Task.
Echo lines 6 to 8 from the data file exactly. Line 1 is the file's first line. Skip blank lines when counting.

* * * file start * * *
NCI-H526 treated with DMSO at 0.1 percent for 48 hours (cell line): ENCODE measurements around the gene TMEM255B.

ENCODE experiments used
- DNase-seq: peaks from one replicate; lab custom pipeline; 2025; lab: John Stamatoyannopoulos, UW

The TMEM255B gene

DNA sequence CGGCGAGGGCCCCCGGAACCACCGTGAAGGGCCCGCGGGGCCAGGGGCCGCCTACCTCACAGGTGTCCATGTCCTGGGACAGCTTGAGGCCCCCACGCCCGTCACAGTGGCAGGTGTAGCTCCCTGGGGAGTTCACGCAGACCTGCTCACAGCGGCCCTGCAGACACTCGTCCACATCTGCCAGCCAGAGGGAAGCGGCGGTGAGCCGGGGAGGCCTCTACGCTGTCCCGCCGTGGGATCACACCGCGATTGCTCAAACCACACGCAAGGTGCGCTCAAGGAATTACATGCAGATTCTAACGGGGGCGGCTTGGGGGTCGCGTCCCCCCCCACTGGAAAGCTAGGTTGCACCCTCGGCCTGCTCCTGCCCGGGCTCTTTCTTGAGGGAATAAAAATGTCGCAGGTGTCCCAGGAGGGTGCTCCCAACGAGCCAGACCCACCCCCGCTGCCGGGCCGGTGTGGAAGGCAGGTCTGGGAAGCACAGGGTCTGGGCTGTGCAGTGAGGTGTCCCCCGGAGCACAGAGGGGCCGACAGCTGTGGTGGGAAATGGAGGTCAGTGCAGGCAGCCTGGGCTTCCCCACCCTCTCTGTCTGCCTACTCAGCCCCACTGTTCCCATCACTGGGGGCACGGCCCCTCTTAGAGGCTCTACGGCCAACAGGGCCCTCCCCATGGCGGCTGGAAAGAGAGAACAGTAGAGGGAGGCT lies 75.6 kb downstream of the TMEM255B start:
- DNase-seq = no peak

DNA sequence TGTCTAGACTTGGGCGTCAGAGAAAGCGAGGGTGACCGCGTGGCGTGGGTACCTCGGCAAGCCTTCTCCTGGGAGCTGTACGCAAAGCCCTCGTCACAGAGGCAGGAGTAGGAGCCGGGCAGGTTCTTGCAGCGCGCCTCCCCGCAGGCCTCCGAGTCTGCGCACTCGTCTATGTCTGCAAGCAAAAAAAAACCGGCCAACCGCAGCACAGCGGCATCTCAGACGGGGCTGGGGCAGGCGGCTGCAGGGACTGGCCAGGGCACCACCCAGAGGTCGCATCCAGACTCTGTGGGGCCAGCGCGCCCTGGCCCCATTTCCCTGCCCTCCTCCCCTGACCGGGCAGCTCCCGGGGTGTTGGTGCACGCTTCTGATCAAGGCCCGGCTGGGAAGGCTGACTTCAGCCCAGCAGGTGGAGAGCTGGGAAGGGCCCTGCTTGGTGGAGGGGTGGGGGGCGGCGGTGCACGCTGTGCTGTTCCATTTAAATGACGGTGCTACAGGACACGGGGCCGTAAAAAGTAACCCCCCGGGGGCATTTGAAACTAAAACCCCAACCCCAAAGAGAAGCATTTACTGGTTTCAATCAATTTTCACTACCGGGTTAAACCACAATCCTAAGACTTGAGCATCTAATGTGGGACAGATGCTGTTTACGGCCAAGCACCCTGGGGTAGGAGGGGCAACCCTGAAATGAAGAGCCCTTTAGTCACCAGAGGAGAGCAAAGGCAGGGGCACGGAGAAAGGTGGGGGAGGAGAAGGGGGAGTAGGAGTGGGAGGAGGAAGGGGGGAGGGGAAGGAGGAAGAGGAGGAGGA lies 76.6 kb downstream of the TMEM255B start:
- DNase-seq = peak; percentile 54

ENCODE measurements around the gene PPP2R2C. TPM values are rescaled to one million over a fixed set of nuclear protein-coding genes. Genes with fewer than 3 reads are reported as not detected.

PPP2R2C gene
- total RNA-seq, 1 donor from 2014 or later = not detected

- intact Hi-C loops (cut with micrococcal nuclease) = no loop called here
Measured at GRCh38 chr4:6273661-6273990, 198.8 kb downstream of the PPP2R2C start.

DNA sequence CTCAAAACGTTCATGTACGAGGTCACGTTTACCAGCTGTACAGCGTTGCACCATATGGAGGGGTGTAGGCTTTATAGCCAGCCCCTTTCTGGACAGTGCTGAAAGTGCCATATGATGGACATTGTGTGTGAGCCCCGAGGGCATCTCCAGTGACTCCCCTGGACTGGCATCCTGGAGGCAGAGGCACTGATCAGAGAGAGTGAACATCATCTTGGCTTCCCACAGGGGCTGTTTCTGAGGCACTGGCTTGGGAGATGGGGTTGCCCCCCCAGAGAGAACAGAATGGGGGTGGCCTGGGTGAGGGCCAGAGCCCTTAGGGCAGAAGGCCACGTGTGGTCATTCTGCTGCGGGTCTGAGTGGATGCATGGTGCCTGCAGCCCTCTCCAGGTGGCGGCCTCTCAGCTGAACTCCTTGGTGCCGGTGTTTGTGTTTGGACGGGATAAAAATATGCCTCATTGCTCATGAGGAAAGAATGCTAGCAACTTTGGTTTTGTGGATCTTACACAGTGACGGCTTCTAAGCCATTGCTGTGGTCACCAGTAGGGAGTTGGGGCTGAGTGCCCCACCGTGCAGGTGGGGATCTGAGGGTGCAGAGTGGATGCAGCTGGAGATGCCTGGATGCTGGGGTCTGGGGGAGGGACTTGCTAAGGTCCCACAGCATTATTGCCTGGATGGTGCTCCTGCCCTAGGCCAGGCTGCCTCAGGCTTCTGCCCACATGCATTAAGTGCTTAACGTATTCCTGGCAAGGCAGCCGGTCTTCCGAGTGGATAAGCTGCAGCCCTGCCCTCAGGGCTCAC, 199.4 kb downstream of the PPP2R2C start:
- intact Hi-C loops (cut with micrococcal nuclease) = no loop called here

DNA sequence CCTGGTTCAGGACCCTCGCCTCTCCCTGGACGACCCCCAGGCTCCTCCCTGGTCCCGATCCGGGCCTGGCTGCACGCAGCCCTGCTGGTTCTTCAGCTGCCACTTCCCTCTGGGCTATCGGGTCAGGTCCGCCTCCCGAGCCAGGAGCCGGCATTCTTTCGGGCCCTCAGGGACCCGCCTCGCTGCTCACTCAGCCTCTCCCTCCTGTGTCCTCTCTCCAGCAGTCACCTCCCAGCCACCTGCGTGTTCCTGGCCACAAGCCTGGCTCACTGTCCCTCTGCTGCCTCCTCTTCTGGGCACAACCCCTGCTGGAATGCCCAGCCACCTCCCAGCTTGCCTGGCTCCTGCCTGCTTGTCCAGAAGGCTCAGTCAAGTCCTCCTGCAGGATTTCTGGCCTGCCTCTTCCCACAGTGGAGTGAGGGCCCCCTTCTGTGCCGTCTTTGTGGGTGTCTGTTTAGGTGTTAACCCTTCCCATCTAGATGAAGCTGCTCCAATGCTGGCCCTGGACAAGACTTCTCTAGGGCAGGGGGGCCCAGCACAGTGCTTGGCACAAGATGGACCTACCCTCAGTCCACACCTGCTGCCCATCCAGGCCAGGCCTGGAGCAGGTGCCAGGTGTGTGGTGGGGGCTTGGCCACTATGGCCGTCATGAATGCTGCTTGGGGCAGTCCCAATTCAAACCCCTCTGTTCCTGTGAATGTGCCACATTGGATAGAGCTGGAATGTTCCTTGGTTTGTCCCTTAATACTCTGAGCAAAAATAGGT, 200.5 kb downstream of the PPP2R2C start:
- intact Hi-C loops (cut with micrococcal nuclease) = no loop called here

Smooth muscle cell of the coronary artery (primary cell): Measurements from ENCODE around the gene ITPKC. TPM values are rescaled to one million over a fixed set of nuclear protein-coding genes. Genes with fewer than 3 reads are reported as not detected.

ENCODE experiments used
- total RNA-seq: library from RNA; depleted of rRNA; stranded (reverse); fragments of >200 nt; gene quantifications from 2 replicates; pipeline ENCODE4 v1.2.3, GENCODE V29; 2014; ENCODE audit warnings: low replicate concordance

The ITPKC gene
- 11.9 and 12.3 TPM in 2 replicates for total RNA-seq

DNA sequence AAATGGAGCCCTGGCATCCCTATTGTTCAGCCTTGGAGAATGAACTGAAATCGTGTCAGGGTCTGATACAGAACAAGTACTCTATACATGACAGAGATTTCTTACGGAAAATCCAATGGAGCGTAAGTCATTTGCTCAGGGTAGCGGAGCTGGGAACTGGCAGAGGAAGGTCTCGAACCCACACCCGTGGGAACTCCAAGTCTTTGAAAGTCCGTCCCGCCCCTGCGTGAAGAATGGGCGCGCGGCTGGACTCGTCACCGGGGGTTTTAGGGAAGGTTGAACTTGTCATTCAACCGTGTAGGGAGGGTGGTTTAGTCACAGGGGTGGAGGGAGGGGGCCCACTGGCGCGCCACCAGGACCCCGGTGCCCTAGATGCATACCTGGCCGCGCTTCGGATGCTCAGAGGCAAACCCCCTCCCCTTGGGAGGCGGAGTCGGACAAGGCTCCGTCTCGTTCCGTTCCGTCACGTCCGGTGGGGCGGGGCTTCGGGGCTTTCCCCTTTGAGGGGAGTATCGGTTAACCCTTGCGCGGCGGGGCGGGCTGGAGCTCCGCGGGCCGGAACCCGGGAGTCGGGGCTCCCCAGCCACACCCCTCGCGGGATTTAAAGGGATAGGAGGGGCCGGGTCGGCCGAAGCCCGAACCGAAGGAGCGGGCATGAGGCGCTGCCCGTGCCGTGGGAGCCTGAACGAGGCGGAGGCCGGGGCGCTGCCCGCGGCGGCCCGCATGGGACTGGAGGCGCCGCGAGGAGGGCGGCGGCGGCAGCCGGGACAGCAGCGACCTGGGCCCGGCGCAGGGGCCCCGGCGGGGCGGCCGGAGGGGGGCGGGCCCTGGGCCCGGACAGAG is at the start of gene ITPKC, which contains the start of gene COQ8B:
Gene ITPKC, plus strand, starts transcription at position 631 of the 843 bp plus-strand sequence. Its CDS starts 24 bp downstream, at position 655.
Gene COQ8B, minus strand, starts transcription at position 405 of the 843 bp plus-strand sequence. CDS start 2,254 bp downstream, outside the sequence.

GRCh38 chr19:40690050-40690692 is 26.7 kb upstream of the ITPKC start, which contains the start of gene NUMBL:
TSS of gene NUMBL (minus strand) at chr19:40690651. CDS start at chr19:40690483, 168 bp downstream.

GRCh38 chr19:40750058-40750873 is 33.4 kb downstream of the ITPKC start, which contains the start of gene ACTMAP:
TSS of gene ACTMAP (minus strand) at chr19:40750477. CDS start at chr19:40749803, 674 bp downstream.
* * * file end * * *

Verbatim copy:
- DNase-seq = no peak

DNA sequence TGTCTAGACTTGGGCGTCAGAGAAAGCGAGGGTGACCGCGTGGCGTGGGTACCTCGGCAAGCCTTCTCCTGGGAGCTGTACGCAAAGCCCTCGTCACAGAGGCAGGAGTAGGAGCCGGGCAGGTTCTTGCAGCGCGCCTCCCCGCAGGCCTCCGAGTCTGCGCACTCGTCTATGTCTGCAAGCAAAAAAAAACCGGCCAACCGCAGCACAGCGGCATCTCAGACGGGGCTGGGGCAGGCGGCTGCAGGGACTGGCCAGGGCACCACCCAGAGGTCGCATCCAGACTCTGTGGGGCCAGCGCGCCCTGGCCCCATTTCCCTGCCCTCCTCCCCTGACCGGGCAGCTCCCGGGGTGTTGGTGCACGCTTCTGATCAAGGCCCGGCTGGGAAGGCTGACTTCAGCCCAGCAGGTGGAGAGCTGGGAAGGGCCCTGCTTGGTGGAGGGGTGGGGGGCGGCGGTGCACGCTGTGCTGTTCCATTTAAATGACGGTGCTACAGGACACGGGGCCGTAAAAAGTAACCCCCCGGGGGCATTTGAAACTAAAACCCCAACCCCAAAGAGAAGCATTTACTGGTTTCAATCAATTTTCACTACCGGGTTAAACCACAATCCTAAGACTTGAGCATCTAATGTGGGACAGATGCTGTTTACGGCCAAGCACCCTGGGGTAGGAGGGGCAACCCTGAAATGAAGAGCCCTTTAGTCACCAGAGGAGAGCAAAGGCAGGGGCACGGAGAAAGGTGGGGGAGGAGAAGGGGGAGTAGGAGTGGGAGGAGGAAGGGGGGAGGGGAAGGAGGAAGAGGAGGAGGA lies 76.6 kb downstream of the TMEM255B start:
- DNase-seq = peak; percentile 54